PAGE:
DoYou See What I See?
The Effect of GazeTracking
onTask Space Remote Collaboration
Kunal Gupta1, Gun A. Lee2, and Mark Billinghurst2
1HIT Lab NZ, University of Canterbury
2Empathic CompuIng Lab, University of South Australia
ISMAR 2016, September 20th, 2016
• Improving remote assistance of expert user (e.g. maintenance)
• SupporIng rich communicaIon cues
Task Space Teleconferencing
• Focus on sharing view of remote task space
• Handheld tablets with cameras + AR cues, Fixed cameras in workspace
• Fixed viewpoint, Diﬃcult to know where user looking
Head Worn Collabora#ve Systems
• Place camera on head + use head mounted display
• HWC + HMD + remote poinIng improves collaboraIon
• Remote view ﬁxed, Expert doesn’t know exactly where worker looking
Gaze Tracking in Teleconferencing
• Monitor based (Brennan 2008), (Carle[a 2010)
• Gaze provides a[enIon cue, signiﬁcantly improved performance
• Head mounted (Fussell 2003), (Ou 2005) – no HMD
• No performance improvement, focus of a[enIon can be predicted
Comparison to Previous Work
Rem = remote collaboraIon, FtF = face to face collaboraIon
Gaze = eye tracking, HWC = head worn camera, HMD = head mounted display
Key Research Ques#ons
• Q1: Will sharing of gaze and pointer cues aﬀect the
feeling of co-presence between users?
• Q2: Will sharing of gaze and pointer cues improve
performance in a remote collaboraIve task?
• Combining the following
(1) a head mounted eye-tracker
(2) head mounted camera
(3) head mounted display
(4) remote viewing sohware
Brother Air Scouter
Logitech Webcam c920
Pupil Labs Eye Tracking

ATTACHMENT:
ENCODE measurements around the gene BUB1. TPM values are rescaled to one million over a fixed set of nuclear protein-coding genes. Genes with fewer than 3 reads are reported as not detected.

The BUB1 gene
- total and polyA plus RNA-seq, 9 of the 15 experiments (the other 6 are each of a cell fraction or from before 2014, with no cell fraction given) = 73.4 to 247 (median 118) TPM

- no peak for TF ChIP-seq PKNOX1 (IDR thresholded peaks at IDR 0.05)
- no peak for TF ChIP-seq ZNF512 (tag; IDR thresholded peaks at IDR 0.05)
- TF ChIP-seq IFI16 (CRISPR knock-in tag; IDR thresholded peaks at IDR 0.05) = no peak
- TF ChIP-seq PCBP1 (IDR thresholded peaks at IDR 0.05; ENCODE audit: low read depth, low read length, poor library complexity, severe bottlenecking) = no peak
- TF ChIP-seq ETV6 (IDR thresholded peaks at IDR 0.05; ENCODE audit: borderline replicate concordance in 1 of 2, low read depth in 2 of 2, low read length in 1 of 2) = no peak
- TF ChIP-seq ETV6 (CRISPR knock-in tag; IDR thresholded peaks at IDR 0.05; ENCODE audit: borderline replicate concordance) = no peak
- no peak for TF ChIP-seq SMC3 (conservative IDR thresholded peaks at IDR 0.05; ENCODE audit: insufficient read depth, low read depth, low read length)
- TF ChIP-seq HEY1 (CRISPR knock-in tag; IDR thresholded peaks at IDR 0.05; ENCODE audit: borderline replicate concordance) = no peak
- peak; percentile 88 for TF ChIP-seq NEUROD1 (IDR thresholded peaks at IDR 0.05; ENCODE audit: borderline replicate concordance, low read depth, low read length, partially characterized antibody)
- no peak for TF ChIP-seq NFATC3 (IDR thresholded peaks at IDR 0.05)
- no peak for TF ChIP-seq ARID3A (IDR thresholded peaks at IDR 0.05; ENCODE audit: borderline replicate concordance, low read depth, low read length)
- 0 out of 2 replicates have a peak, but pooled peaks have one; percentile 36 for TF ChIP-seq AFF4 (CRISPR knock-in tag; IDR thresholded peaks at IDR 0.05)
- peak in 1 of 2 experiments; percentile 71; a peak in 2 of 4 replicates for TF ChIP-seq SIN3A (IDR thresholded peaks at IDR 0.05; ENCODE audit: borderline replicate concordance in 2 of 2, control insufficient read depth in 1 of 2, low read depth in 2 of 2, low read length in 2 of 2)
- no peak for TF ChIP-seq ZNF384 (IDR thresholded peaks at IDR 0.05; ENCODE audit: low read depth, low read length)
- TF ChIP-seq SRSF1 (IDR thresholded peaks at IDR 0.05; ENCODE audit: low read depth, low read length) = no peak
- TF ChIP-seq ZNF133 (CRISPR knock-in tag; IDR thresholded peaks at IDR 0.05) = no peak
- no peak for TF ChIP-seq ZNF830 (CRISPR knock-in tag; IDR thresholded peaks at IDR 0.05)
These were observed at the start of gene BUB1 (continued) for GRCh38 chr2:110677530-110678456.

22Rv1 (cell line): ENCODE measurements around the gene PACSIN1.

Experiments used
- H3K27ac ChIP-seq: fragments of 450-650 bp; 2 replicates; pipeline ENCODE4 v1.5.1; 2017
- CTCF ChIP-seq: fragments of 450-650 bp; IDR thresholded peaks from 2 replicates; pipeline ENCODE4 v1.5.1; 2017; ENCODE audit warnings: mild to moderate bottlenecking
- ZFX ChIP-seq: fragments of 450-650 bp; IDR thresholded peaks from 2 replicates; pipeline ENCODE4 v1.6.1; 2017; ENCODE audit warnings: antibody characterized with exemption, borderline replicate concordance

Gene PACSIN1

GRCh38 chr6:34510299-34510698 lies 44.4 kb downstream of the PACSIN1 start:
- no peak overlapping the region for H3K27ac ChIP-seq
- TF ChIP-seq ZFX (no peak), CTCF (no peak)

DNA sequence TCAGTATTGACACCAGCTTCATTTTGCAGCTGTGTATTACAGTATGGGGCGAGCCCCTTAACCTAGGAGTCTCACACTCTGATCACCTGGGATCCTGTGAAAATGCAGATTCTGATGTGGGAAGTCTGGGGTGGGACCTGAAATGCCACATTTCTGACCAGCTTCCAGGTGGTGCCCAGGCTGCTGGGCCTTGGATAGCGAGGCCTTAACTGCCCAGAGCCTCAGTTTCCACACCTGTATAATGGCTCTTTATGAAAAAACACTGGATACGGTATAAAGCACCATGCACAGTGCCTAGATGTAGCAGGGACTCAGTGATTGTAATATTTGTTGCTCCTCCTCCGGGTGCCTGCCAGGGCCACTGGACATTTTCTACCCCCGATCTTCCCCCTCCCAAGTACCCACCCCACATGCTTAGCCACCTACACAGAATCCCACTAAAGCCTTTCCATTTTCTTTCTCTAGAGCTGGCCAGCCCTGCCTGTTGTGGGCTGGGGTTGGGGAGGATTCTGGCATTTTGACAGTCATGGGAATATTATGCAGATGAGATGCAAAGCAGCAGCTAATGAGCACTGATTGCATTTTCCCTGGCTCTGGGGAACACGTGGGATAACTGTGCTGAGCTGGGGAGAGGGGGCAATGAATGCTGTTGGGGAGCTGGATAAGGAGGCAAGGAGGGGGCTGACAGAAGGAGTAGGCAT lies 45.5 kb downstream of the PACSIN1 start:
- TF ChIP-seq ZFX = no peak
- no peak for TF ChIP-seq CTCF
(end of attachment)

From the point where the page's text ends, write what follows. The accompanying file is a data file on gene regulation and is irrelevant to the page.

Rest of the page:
• Open source eye-tracking
• Use IR reﬂecIon into eye
• Image processing on PC
• Tracks eye at 30 fps
• Provides raw data
Remote Expert Desktop
• Live camera view
• Gaze shown as red dot
• Can add pointer cues
• Mouse input
• Green dot
• Shown in HMD
• In remote expert collabora#on ...
• Does Pointer / Eye tracker cues have signiﬁcant eﬀect
• Does Pointer / Eye tracker cues have signiﬁcant eﬀect
on task performance?
No NONE E
Yes P Both
Experimental Design – Task
• Block assembly
• Four diﬀerent structures
• 17 pieces in each
• Pilot tested to balance
• Assigned to condiIons with counter balancing
• AcIve head movement encouraged through
secondary task (Imer) and L-shape desk setup
Experimental Design – Procedure
• PracIce trial in face-to-face collaboraIon
• ParIcipants separated for the experimental trials
• For each condiIon:
• Remote helper creates structure based on instrucIon
• Perform experimental task
• Answer per-condiIon quesIonnaire
• Post-experimental quesIonnaire & debrieﬁng
Experimental Design – Par#cipants
• Balanced LaIn square design
• 30 parIcipants (15 pairs) recruited, 26 retained
• 21-33 years old, 73% male
• Fluent English speaking
• No one had done block assembly over video
Results - Summary
• Both the POINTER and EYE TRACKING visual cues helped parIcipants to perform
the task signiﬁcantly faster.
• The POINTER cue signiﬁcantly improved both local and remote users’ perceived
quality of communicaIon, collaboraIon, and co-presence.
• The EYE TRACKING signiﬁcantly improved the communicaIon and collaboraIon
quality, and sense of being focused for local workers, and enjoyment for remote
• The BOTH condiIon ranked as the best in most of the aspects of user experience,
while the NONE condiIon was ranked as the worst.
• Visual cues made the conversaIon more eﬃcient, changed the choice of wording
in deicIc expressions, and helped parIcipants’ feel more connected.
Results – Task comple#on #me
• Repeated measure
two-way ANOVA (α = 0.05)
• POINTER cue
• F (1,12)=4.908, p=.047*
• 15% less Ime
• EYETRACKER cue
• F (1,12)=5.811, p=.033*
• 10% less Ime
• F (1,12)=0.566, p=.466
Results – Per-condi#on ra#ng ques#onnaire
• Q1 I felt connected with my partner.
• Q2 I felt I was present with my partner.
• Q3 My partner was able to sense my presence.
• Q4 My partner (or for Remote Helper: I) could tell